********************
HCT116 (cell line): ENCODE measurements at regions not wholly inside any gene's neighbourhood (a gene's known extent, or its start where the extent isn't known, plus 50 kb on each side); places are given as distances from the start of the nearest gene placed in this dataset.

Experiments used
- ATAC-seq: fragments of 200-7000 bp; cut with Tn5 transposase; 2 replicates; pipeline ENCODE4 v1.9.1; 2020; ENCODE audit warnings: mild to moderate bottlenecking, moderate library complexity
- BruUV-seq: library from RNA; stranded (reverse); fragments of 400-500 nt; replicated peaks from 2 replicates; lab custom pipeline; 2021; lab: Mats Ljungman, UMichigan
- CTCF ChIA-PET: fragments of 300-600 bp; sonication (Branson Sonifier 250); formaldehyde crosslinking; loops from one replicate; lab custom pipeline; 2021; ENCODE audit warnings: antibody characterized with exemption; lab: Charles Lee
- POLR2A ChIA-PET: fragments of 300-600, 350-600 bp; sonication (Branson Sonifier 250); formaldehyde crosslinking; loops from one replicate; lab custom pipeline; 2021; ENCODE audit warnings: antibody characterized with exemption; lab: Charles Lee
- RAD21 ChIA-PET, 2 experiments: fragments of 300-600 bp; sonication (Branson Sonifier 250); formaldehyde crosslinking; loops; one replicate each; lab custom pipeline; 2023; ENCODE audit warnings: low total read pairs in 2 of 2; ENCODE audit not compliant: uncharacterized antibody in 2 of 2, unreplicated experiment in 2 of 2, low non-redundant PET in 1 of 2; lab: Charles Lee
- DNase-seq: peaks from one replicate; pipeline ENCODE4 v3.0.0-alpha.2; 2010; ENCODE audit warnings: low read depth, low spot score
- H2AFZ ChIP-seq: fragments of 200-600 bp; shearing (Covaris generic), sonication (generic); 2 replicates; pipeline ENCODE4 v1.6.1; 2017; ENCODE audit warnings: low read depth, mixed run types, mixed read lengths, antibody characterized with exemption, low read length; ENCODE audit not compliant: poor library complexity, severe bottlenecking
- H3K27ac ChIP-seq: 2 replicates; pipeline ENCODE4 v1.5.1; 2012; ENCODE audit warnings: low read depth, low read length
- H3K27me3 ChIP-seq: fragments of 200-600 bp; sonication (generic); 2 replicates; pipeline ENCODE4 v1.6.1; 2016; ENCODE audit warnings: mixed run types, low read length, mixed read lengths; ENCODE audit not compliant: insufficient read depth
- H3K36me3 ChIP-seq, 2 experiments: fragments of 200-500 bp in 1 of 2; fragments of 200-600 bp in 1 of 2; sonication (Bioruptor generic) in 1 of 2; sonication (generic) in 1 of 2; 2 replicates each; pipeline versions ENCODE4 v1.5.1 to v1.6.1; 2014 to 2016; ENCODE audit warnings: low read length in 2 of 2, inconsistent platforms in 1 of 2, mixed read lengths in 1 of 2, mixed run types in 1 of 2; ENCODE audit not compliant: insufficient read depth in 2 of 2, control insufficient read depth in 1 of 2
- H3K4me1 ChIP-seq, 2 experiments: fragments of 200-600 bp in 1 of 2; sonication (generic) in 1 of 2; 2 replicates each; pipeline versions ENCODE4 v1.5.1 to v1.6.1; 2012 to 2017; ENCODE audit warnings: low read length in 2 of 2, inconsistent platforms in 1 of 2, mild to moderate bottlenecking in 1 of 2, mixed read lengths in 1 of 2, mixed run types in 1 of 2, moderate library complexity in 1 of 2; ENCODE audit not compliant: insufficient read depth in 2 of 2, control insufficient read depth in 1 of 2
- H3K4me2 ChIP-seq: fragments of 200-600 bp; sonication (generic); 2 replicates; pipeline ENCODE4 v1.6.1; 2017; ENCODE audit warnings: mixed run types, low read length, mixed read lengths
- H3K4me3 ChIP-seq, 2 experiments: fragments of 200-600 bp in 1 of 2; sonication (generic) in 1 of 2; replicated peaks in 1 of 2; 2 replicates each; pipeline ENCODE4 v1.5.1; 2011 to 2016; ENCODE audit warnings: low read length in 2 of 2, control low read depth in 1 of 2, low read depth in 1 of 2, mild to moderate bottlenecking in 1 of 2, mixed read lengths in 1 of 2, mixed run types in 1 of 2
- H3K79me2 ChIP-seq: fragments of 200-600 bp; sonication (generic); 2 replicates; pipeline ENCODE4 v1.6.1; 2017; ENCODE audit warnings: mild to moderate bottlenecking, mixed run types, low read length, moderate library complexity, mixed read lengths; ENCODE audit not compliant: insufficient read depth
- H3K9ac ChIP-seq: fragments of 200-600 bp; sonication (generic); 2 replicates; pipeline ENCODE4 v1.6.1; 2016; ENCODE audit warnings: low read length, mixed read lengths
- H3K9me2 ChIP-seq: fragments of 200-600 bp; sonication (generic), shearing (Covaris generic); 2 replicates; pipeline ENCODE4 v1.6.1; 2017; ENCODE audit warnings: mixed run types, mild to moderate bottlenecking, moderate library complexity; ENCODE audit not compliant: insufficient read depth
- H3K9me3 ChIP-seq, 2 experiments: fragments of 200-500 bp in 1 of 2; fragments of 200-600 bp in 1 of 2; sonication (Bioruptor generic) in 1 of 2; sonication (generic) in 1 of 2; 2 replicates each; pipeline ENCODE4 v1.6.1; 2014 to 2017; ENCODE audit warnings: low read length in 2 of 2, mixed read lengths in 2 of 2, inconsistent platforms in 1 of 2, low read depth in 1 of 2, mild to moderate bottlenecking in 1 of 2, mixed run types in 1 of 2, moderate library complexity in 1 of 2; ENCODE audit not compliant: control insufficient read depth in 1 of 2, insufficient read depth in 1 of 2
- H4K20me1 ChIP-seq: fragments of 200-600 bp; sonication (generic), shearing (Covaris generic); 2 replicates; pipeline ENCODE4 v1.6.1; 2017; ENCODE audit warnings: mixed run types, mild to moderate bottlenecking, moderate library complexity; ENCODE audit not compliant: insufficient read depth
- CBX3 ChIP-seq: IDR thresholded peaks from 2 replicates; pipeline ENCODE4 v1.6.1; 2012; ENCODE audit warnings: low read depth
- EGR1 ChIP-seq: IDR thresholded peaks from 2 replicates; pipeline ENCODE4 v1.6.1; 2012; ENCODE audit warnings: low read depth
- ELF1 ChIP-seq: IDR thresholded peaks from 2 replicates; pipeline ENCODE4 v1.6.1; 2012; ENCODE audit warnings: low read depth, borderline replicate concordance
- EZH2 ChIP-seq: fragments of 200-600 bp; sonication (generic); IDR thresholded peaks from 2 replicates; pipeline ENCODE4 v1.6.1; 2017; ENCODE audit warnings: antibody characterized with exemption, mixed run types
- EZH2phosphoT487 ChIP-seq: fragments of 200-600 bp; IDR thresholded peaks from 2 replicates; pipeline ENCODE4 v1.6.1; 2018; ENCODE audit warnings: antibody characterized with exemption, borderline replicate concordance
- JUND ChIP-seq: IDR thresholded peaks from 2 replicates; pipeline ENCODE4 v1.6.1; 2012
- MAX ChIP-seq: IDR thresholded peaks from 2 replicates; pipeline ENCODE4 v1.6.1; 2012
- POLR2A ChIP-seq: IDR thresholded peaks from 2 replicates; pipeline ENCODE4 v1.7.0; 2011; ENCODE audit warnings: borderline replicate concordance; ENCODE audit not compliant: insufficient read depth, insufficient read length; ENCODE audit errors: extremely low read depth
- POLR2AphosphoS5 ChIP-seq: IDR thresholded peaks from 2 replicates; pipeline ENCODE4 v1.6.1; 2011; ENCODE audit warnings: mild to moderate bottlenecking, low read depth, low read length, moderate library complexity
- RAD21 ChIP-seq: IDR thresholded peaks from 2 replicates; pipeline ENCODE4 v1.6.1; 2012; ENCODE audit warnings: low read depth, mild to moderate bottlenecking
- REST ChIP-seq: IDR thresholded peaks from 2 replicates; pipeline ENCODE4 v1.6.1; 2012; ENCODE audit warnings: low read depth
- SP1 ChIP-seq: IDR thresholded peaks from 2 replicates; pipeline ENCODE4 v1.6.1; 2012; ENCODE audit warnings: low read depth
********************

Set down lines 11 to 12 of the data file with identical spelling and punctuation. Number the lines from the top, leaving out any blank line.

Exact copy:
- H3K27me3 ChIP-seq: fragments of 200-600 bp; sonication (generic); 2 replicates; pipeline ENCODE4 v1.6.1; 2016; ENCODE audit warnings: mixed run types, low read length, mixed read lengths; ENCODE audit not compliant: insufficient read depth
- H3K36me3 ChIP-seq, 2 experiments: fragments of 200-500 bp in 1 of 2; fragments of 200-600 bp in 1 of 2; sonication (Bioruptor generic) in 1 of 2; sonication (generic) in 1 of 2; 2 replicates each; pipeline versions ENCODE4 v1.5.1 to v1.6.1; 2014 to 2016; ENCODE audit warnings: low read length in 2 of 2, inconsistent platforms in 1 of 2, mixed read lengths in 1 of 2, mixed run types in 1 of 2; ENCODE audit not compliant: insufficient read depth in 2 of 2, control insufficient read depth in 1 of 2